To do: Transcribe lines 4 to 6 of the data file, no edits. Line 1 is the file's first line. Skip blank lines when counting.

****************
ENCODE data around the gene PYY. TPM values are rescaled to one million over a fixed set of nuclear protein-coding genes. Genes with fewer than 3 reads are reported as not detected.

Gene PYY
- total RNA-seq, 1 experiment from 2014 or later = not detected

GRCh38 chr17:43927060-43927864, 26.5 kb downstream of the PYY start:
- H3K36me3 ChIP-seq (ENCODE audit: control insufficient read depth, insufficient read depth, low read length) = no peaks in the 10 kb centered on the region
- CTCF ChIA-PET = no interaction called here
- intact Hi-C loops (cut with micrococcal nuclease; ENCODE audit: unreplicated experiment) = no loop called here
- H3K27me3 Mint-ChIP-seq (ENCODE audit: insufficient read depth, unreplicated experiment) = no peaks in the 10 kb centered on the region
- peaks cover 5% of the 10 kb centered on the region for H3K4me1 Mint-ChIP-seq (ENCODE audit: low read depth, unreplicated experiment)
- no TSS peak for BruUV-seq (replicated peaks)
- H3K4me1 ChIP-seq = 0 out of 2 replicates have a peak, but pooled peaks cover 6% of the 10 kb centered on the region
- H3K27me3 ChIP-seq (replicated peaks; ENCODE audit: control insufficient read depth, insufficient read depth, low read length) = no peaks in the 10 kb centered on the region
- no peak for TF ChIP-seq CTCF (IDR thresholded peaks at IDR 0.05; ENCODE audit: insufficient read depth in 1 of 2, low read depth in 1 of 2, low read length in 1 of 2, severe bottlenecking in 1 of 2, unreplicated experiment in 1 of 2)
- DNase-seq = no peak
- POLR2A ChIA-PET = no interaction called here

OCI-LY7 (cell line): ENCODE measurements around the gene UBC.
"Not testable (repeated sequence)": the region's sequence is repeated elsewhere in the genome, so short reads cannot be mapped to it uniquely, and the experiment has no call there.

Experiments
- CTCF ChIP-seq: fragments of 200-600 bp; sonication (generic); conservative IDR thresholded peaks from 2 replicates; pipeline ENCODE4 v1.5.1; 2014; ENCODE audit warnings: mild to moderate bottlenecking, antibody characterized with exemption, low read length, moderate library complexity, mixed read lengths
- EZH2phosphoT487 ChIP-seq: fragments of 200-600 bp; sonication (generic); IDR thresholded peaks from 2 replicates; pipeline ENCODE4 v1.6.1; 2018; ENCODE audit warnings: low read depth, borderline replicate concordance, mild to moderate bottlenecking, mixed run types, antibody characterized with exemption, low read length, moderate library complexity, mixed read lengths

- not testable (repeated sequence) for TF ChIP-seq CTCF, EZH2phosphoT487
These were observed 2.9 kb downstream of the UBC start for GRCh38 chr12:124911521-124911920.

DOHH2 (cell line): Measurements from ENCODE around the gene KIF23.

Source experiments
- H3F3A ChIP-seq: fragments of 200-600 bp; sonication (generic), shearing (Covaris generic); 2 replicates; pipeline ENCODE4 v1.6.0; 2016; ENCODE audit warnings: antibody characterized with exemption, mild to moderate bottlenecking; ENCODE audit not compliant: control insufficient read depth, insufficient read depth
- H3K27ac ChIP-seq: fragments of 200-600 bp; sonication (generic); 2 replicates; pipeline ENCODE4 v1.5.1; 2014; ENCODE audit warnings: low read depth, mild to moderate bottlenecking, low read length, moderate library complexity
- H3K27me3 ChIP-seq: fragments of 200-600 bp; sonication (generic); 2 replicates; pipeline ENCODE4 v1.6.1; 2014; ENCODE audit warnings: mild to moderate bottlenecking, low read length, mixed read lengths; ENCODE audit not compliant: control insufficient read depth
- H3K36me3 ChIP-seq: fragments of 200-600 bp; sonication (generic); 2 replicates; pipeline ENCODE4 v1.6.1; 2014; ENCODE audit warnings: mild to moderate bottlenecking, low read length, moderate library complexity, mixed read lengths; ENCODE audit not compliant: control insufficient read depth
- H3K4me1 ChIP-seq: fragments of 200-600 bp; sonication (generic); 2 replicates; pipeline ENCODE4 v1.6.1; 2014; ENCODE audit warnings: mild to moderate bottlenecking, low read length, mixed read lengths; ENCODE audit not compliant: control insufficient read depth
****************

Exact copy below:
GRCh38 chr17:43927060-43927864, 26.5 kb downstream of the PYY start:
- H3K36me3 ChIP-seq (ENCODE audit: control insufficient read depth, insufficient read depth, low read length) = no peaks in the 10 kb centered on the region
- CTCF ChIA-PET = no interaction called here